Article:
Beef with be­tel leaves are de­li­cious, and are even con­sid­ered an aphro­disiac

Oi Vietnam - - Contents -


FROM South­east Asia and has been cul­ti­vated for thou­sands of years. High in an­tiox­i­dants, their uses have in­cluded, but are not lim­ited to, medic­i­nal heal­ing, stim­u­lants and even breath fresh­en­ers. In In­dia, it’s even con­sider an aphro­disiac. The be­tel plant is part of the pep­per fam­ily and in­cludes two va­ri­eties, piper sar­men­to­sum and piper be­tle.

In Viet­namese cul­ture, the piper be­tle is also called trau and is used to “be­gin the con­ver­sa­tions,” in other words, helps break the ice in awk­ward sit­u­a­tions among adults as these were passed around as chew­ing gum. Of course, this was in the days of our grand­par­ent’s gen­er­a­tion and not so much any more to­day due to the un­flat­ter­ing stain­ing of teeth black when chew­ing these leaves with the areca nut.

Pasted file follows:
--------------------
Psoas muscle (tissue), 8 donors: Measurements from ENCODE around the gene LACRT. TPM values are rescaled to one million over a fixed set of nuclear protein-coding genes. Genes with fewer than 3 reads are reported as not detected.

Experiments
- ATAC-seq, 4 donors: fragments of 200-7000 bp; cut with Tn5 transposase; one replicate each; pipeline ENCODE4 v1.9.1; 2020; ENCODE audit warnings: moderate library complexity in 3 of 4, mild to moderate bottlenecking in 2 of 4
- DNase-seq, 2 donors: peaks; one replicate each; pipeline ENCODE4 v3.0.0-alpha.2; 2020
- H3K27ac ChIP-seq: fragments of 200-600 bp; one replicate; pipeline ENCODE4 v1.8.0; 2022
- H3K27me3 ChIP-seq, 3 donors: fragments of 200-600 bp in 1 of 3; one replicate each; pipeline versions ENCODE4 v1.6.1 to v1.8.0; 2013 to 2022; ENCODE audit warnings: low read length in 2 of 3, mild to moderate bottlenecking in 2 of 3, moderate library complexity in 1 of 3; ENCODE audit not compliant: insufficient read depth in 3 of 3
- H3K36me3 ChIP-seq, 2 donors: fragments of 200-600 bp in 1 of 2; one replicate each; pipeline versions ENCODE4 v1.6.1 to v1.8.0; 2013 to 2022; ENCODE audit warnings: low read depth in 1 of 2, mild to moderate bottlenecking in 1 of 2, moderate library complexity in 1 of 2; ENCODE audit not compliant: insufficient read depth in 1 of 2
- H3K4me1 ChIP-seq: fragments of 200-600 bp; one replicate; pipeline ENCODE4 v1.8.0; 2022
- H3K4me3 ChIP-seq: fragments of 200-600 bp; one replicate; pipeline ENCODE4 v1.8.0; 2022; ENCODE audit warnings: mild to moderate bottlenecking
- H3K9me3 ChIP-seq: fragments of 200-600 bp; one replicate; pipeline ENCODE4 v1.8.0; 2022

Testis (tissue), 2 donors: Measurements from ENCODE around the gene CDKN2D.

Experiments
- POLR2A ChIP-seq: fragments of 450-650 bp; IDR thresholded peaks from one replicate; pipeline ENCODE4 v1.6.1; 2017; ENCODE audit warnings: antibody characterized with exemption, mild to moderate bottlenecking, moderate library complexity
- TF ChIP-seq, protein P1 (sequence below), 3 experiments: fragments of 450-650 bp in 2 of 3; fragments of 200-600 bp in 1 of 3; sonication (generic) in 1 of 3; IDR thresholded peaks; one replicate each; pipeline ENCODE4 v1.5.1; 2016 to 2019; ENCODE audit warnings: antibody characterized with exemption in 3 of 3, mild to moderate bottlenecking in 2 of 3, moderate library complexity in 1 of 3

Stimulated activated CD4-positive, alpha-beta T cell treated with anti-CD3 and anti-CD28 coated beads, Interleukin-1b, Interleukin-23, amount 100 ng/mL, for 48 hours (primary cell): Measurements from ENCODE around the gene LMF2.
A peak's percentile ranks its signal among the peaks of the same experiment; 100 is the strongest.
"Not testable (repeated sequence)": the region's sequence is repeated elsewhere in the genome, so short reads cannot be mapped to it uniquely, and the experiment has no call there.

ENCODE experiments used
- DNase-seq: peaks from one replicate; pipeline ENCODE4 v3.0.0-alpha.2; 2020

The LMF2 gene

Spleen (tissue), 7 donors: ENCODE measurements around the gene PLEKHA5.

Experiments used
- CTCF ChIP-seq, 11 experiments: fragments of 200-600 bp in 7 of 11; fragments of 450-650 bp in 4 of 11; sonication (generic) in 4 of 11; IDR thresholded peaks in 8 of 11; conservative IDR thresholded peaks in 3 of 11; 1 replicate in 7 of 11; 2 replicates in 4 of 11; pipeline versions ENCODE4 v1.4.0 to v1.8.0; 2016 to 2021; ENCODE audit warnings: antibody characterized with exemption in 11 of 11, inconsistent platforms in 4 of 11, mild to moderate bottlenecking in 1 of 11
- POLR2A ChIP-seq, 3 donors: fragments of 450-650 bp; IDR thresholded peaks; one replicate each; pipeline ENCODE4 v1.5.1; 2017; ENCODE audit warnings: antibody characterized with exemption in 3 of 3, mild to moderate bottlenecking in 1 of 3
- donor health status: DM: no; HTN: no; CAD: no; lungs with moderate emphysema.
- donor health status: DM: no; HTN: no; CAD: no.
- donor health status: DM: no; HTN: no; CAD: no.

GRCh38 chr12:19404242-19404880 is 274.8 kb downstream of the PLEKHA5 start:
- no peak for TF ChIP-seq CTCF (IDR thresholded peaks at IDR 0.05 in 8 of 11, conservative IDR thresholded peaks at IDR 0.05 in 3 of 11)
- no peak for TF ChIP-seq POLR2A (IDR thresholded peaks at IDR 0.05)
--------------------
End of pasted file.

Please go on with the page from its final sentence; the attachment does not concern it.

Be­tel leaves also have sym­bolic mean­ing in tra­di­tional Viet­namese wed­dings where the groom would of­fer be­tel leaves, among other gifts, to the bride’s fam­ily. Hence, the Viet­namese phrase “chuyen

trau cau“mean­ing “mat­ters of be­tel and areca,” is syn­ony­mous with mar­riage.

Aside from these cul­tural sig­nif­i­cance, the piper sar­men­to­sum—also called la lot or wild be­tel leaves—are very pop­u­lar in Viet­namese cui­sine and they go great with cold beer or white wine.


• Beef ten­der­loin 300 g • Lean pork 300 g

• Be­tel leaves 40

• Rice ver­mi­celli 500

• Rice pa­per 30 pieces

• Herbs 200g

• Shallots 3

• Sesame oil 2 tbsp

• Salt, sugar, sea­son­ing enough • Cook­ing oil 2 tbsp

Dip­ping Sauce

• Peanut but­ter 5 tbsp

• Chopped gin­ger 1 tbsp

• Brown sugar 3 tbsp

• Chili sauce 2 tbsp

• Lime juice 2 tbsp

• Gar­lic 1 clove

• Wa­ter 2 tbsp

• Crushed roasted peanuts hand­ful

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